Executive Compensation, Corporate Governance, and Say on Pay

Fabrizio Ferri is Associate Professor of Accounting at University of Miami Business School; and Robert F. Göx is Professor and Chair of Managerial Accounting at the University of Zurich. This post is based on their monograph, recently published in Foundations and Trends in Accounting. Related research from the Program on Corporate Governance includes The CEO Pay Slice by Lucian Bebchuk, Martijn Cremers and Urs Peyer (discussed on the Forum here) and Paying for Long-Term Performance by Lucian Bebchuk and Jesse Fried (discussed on the Forum here).

In our monograph Executive Compensation, Corporate Governance, and Say on Pay, we provide a comprehensive summary and survey of the theoretical and empirical literature on Say on Pay. In the first part of the monograph, we study theoretically how a poor governance structure affects the level and structure of executive pay and identify conditions under which Say and Pay could help shareholders to improve it. In the second part of this monograph, we explain the origins and the cross-country differences in Say on Pay regulation and provide a detailed summary and evaluation of the empirical evidence on the subject.

The core issue among the proponents of the shareholder value view and the managerial power approach is the question of whether executive pay in public firms represents arm’s-length bargaining between managers and shareholders or rent seeking by powerful CEOs. Yet, formal models of executive pay are typically based on the shareholder value view and only a few of them explicitly study the consequences of the firm’s governance structure on its compensation decisions. In Chapter 2, we propose a conceptual framework that allows us to formalize the consequences of a poor governance structure on the board’s compensation decisions and to compare the properties of the contract proposed by a weak board to the optimal contract designed in the best interest of shareholders. This framework serves as a benchmark for studying the economic consequences of Say on Pay in Chapter 3.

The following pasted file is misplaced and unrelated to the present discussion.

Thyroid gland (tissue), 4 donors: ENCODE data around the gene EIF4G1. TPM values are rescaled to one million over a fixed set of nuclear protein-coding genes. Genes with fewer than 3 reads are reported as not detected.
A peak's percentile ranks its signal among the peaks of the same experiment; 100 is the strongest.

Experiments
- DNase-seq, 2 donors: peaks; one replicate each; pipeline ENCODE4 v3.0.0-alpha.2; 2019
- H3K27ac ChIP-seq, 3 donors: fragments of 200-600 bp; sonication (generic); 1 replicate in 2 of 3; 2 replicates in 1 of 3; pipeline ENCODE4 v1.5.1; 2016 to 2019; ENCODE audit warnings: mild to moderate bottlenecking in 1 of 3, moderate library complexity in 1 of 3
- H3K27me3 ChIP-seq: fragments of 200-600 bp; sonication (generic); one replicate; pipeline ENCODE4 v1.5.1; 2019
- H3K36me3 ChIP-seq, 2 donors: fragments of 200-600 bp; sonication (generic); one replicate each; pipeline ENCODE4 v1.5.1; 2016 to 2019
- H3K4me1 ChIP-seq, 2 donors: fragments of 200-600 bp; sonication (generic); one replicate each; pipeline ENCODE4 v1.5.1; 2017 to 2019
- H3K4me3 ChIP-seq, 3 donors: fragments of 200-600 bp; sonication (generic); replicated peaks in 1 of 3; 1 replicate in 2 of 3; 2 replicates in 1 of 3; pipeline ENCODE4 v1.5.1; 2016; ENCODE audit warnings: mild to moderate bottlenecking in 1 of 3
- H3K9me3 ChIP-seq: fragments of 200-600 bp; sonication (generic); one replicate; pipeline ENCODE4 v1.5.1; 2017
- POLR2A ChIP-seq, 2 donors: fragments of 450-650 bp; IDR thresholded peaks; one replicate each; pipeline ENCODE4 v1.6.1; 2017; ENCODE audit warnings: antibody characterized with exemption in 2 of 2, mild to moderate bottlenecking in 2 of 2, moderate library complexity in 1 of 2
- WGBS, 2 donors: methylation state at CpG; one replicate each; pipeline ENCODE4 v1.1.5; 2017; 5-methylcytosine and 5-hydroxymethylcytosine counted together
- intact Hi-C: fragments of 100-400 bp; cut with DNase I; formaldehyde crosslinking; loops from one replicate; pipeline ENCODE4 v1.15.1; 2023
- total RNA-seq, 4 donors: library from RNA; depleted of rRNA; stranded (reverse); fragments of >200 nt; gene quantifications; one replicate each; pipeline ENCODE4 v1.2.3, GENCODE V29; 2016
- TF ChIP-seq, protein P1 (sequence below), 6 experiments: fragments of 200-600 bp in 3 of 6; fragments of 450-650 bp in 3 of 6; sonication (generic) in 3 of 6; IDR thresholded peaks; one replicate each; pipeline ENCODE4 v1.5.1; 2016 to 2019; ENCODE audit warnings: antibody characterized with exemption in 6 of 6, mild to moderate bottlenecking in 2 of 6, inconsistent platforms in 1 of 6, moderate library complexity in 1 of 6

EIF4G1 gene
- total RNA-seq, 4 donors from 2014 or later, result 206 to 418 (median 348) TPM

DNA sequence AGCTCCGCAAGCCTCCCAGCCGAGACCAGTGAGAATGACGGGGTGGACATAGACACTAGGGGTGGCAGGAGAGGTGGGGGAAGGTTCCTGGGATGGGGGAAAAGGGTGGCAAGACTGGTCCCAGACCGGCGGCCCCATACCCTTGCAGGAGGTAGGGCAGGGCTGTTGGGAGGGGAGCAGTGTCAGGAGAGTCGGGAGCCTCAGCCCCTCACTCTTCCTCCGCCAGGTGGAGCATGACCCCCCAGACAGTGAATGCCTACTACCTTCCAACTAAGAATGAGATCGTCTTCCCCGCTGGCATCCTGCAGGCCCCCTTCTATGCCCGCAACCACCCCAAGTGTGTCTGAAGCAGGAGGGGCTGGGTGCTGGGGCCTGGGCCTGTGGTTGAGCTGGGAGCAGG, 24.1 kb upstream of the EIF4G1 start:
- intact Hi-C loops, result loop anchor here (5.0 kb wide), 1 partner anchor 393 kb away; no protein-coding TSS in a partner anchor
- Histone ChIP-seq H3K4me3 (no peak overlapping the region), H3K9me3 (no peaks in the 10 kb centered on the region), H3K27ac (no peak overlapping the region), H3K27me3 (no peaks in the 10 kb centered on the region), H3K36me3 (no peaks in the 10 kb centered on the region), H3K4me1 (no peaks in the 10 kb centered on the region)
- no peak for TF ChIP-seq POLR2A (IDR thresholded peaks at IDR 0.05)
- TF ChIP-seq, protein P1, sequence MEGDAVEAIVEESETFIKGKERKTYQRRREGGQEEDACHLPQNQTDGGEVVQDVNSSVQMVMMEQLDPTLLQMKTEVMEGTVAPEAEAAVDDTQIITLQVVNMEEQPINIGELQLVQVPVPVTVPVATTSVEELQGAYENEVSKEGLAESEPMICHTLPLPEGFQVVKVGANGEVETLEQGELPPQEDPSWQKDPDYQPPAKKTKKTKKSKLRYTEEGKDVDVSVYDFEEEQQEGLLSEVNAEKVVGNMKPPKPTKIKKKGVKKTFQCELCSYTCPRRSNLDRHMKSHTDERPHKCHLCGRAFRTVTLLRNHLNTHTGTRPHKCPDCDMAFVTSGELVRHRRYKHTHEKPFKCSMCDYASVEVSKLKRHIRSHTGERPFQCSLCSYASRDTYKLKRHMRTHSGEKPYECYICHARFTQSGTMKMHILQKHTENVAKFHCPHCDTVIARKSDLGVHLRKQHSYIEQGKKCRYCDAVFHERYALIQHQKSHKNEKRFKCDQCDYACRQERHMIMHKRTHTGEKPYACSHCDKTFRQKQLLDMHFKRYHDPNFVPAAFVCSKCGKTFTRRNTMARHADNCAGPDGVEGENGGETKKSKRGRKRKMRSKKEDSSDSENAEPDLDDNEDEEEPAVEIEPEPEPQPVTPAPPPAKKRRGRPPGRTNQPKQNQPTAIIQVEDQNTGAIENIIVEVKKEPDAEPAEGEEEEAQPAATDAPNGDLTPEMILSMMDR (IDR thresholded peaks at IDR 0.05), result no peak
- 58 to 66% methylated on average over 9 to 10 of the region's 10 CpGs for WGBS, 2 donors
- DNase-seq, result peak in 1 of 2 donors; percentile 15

We portray the agency problem between shareholders and managers as a problem of moral hazard. Different from the standard model, we assume that the firm’s compensation decisions are taken by the board of directors and not by the firm’s shareholders. We study the optimal compensation contract under various restrictions faced by the board when setting the agent’s compensation and compare the solutions with the contract that maximizes shareholder value. These restrictions include limited liability, possible forms of an “outrage constraint”, and the “million dollar tax cap” of the Internal Revenue Code, Section 162(m).

Not surprisingly, we find that a management-friendly board always inflates the CEO’s compensation level albeit the form of the optimal compensation contract critically depends on the relevant contractual constraints. Perhaps less obviously, we also present formal arguments showing that shareholders must not necessarily suffer from the presence of a management-friendly board. First, we show that shareholders strictly benefit from a moderately management-friendly board if it has superior information about the agent’s marginal contribution to firm value. Second, we demonstrate that the need to provide the CEO with incentives for the search of profitable investment projects can render a management-friendly board beneficial to shareholders.